by Mark Ludy
60 pages / 2014
Mark Ludy’s wordless account of Noah’s life will fascinate young and old. There’s so much to see on every page, and the wordless nature of it invites parent and child to discuss all that’s going on.
The danger with such an account is that for some it might come to replace the original biblical version. As children pore over this picture book’s pages repeatedly, they could easily forget that even as it is reasonable to believe Noah might have made use of the strength of a dinosaur or two, the Bible doesn’t actually say he did.
But what such a book can also do is help us re-evaluate some other non-biblical assumptions we might have inadvertently adopted.
Noah’s wife is shown here as a lighter colored black, while Noah himself is looking more Grecian, Roman, or perhaps Sicilian. What both most certainly are not – and what they most probably were not – is a British or Scandanavian sort of white. That might bring questions for the many a child and adult who, having grown up with picture Bibles that have a white Adam and Eve, and a white Jesus too, have presumed Noah was white as well. But it is more likely that Adam, Eve, and maybe many of the generations that followed had some sort of middle brown skin, as that genetic coding can contain within it the possibility of both darker and lighter skin in the generations that follow.
Another corrective: while evolutionary theory portrays Man as being much simpler back in history, the Bible details some big advances being made from one generation to the next (Genesis 4:20-22). They weren’t primitive so it is helpful to see Noah shown as living in a fairly advanced level of industry and technology. They aren’t in a rocket age, but they also aren’t living in caves either.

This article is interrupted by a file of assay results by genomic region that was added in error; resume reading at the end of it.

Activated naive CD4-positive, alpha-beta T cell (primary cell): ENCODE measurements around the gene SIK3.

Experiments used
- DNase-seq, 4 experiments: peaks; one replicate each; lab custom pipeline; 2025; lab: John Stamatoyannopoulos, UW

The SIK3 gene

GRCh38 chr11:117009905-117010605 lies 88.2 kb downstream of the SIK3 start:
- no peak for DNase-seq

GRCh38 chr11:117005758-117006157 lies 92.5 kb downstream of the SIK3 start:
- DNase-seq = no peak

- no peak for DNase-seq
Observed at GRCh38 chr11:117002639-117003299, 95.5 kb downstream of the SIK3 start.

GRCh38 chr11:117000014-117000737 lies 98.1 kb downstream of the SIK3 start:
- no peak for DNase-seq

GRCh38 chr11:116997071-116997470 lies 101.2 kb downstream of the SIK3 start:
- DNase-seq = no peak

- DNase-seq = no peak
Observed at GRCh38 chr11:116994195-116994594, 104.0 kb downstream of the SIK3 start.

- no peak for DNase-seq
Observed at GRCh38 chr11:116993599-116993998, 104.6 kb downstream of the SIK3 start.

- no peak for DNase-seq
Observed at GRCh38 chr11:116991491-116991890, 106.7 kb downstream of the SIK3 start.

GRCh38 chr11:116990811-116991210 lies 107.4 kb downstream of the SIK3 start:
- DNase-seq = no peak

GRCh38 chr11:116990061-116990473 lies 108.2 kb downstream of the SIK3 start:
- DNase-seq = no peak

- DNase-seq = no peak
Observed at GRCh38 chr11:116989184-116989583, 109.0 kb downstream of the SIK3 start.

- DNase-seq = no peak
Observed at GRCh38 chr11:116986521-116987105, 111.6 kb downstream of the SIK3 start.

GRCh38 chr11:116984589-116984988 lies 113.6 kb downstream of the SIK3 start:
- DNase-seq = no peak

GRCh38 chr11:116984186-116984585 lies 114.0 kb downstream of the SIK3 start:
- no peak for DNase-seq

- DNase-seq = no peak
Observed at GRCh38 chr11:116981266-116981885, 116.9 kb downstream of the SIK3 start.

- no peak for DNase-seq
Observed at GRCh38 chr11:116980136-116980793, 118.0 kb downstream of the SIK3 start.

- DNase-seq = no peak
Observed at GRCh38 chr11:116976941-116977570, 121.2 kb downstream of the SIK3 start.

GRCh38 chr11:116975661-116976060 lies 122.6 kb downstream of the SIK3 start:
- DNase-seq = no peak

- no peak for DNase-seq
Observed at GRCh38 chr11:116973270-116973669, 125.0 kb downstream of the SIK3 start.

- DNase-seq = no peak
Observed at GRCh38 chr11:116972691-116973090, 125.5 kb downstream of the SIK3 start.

Finally, we also get a good idea of the sheer magnitude of the Ark, correcting the silly bathtub toy picture some might have stuck in their heads.
We shouldn’t let this book overshadow the biblical account, but when we put Ludy’s Noah in its proper place – like that of a commentary that helps us reflect on what Genesis 6-9 is actually saying – then it can be a wonderful aid.
I’ll offer a couple of critiques: while there’s a dinosaur and some mammoths to be seen working on the ark’s construction, neither can be found in it. Also, while animals two by two can be seen making their way to the ark, there don’t seem to be any groups of 7 (Genesis 7:2). Of course, we don’t see every animal arrive, so maybe we just missed those, (and maybe they’ll be found in any expanded future edition of the book!).
So who is this for? We probably all think of picture books as being for children, but I really think everyone will love it, from ages 3 on up to 103!
You can take an extended peek below.